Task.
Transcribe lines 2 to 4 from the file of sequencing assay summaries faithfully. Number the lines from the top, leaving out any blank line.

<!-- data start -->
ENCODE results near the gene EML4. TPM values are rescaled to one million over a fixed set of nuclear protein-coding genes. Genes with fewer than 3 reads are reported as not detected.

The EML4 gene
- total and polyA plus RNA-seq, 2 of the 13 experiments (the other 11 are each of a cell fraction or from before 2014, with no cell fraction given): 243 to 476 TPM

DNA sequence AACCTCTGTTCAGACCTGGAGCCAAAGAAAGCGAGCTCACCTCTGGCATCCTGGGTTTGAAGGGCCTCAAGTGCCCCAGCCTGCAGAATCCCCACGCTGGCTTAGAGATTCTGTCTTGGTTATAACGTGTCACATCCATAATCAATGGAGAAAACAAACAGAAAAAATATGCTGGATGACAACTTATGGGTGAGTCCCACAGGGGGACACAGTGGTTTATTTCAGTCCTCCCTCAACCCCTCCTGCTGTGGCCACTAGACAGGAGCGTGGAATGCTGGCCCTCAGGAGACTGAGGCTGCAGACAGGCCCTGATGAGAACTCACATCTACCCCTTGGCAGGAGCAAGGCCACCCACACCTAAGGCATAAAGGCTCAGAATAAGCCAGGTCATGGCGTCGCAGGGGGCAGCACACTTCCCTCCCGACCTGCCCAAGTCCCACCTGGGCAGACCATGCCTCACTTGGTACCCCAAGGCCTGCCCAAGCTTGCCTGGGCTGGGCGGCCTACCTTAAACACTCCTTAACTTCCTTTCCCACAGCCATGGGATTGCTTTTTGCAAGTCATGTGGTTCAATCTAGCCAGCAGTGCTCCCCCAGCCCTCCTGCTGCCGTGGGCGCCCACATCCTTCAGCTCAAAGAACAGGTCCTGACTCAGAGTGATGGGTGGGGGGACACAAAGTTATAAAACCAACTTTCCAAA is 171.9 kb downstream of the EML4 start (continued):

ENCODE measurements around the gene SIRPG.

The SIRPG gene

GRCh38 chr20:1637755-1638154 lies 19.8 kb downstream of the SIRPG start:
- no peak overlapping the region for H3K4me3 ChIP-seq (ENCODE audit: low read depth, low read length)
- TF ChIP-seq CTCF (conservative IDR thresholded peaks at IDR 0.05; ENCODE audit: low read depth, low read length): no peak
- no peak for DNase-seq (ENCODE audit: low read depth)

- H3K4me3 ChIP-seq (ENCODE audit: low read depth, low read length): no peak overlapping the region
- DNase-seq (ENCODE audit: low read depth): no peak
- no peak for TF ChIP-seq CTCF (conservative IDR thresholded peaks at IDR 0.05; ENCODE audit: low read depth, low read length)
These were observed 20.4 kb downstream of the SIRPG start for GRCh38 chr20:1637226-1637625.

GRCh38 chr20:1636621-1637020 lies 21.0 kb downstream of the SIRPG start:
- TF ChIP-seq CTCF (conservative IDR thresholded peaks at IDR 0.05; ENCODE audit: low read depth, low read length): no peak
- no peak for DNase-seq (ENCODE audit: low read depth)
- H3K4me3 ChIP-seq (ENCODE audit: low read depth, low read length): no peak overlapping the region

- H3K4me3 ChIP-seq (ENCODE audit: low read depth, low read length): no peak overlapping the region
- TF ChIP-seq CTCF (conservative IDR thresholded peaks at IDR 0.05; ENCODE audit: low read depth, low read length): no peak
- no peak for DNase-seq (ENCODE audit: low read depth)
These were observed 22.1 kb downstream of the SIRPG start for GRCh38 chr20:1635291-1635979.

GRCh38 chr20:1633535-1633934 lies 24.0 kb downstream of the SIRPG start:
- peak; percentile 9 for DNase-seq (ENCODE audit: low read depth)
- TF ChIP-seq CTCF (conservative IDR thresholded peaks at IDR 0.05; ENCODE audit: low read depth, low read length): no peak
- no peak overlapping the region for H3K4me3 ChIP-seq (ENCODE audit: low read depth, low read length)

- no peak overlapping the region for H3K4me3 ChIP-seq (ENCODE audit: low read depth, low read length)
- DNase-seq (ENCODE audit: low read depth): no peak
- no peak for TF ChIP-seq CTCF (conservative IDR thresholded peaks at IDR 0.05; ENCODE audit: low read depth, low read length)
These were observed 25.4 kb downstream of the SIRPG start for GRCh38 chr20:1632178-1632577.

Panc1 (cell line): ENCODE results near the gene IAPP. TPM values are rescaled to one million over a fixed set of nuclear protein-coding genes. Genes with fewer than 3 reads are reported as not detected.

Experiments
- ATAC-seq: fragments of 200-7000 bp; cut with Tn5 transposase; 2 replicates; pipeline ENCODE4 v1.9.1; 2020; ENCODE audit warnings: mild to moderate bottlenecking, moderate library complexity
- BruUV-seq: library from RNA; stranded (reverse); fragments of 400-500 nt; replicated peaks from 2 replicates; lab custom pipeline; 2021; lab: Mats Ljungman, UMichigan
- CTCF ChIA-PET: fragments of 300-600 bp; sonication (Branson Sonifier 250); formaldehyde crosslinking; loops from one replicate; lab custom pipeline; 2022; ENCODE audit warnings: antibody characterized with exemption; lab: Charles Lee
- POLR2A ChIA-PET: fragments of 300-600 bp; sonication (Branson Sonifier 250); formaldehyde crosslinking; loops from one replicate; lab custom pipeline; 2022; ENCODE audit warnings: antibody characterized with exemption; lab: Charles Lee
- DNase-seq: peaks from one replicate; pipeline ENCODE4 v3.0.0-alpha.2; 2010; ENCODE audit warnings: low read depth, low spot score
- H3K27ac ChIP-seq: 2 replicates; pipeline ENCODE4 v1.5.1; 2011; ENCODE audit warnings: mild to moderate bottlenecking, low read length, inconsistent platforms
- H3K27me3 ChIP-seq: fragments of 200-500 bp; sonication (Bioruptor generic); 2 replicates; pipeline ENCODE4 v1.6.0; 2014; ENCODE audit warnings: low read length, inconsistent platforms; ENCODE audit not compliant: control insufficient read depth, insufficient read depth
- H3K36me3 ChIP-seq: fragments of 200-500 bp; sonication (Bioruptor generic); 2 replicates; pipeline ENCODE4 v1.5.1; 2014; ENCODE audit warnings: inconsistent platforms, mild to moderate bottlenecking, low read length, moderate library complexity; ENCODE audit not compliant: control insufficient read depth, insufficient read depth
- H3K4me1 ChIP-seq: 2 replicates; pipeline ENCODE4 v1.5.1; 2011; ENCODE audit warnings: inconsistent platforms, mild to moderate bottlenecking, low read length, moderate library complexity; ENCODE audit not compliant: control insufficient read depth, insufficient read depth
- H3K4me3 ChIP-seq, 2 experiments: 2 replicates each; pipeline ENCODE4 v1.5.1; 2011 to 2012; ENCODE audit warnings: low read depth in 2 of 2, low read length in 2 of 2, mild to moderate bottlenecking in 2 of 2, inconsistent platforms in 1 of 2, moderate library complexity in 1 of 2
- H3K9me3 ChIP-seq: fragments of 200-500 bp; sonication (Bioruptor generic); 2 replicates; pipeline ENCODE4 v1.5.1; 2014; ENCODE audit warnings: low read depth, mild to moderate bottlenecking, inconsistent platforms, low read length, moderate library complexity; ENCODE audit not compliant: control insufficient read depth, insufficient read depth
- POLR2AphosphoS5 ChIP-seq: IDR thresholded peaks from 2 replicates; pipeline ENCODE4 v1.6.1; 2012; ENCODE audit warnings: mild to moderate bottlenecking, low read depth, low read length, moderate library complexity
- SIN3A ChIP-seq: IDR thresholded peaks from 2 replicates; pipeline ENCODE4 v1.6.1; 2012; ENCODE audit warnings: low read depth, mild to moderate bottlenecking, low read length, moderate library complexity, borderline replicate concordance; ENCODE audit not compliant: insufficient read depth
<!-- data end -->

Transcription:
The EML4 gene
- total and polyA plus RNA-seq, 2 of the 13 experiments (the other 11 are each of a cell fraction or from before 2014, with no cell fraction given): 243 to 476 TPM

DNA sequence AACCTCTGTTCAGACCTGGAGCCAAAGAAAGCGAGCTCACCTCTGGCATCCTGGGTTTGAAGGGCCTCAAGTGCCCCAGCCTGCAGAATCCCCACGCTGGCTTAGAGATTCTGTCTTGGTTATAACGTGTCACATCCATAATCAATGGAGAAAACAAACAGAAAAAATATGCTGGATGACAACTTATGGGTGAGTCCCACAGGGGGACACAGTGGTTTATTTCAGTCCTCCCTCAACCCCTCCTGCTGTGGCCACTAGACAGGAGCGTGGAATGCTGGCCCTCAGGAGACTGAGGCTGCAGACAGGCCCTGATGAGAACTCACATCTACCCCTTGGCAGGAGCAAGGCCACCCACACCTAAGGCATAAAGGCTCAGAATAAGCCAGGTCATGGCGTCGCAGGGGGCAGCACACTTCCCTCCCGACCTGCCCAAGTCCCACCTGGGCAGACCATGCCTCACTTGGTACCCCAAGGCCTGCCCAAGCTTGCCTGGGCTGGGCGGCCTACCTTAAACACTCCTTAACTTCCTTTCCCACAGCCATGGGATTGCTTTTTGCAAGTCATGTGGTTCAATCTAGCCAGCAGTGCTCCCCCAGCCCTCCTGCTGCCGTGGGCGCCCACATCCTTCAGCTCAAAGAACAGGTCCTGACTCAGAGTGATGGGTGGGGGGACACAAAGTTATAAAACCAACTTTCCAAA is 171.9 kb downstream of the EML4 start (continued):